Working paper

Cultivating change: the long-term impact of forced labour in Mozambique

Following the abolition of slavery, various forms of compulsory labour were adopted by colonial powers to develop their economies. This paper analyses the contemporary consequences of compulsory cotton production—a forced labour system that operated in colonial Mozambique from 1926 to 1961.

During this period, the Portuguese colonial government granted geographic concessions to private companies, within which smallholder farmers were forced to cultivate cotton for payment in cash. Women bore the brunt of this regime, but in doing so often took on responsibilities traditionally reserved for men and engaged in active resistance strategies.

Employing a spatial regression discontinuity, we explore the enduring impact of this exposure to forced cotton cultivation on present-day human and social capital, focusing specifically on rural southern Mozambique. Our estimation strategy relies on the arbitrarily defined historical borders of the concessions, which reflected the tendency of concessionaires to absorb as much territory as possible, often ignoring agronomic conditions.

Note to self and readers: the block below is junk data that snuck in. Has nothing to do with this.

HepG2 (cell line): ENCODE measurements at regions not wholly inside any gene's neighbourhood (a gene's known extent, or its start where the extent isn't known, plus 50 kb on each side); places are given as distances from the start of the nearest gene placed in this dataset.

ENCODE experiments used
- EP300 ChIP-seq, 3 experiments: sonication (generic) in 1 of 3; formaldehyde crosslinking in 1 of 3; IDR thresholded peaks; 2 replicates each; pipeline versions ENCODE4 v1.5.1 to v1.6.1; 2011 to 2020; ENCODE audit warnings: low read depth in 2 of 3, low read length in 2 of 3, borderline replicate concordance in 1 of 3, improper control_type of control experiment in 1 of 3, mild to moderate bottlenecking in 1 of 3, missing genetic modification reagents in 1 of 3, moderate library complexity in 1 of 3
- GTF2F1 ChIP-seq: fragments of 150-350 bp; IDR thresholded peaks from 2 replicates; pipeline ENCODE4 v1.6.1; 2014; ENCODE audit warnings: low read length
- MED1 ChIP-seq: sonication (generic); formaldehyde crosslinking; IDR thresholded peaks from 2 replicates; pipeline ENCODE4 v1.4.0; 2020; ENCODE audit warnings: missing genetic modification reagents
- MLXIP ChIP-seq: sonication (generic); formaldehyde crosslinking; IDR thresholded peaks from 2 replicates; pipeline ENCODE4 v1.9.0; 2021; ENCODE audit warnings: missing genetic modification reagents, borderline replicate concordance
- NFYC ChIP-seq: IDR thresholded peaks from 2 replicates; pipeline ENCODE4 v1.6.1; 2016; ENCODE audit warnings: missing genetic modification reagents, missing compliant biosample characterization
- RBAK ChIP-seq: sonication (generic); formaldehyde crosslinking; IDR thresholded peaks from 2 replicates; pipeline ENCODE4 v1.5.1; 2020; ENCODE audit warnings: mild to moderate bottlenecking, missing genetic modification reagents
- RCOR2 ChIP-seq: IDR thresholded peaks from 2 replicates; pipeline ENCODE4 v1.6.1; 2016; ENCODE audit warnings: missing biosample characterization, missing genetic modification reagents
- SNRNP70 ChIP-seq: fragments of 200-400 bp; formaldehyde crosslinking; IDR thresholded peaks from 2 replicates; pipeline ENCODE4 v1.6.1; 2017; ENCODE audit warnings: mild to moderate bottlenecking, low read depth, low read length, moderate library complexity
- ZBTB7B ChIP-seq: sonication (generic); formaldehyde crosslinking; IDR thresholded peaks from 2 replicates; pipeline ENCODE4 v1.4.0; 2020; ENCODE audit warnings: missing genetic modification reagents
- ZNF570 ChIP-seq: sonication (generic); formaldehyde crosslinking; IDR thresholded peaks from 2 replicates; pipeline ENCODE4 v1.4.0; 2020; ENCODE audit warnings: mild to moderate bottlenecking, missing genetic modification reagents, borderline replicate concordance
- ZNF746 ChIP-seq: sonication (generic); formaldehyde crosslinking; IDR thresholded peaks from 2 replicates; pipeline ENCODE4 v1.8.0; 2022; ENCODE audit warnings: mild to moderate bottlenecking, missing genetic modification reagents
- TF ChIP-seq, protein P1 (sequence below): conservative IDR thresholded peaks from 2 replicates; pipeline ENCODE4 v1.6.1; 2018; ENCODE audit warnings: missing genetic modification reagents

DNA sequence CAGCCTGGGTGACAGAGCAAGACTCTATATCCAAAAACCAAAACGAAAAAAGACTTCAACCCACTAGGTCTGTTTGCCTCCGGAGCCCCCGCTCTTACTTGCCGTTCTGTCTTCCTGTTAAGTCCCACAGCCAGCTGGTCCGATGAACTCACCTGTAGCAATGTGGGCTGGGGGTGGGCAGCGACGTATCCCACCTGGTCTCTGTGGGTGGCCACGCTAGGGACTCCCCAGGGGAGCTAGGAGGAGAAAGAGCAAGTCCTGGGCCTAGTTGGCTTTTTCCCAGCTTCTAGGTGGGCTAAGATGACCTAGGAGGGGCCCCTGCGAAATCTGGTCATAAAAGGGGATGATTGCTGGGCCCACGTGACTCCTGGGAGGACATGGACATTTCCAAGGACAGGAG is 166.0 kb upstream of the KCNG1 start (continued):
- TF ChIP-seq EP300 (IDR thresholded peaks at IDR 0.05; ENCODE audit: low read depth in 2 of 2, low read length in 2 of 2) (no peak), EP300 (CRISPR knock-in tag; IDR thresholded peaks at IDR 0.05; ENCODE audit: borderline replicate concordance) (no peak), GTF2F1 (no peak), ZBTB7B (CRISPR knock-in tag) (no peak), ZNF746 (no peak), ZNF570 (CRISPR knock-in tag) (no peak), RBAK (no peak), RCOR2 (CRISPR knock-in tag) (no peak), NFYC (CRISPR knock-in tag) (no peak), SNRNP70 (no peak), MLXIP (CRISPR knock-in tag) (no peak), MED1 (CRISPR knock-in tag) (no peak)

Drawing on bespoke individual-level survey data collected along the concession border, we find lower educational outcomes among women in former concession areas. However, this is counterbalanced by positive effects on social capital, in the form of higher levels of civil participation, more progressive attitudes towards gender norms, and an increased presence of women in leadership positions.

These results suggest that exogenous ruptures that push women outside traditional boundaries can help to reinforce their role in society. 

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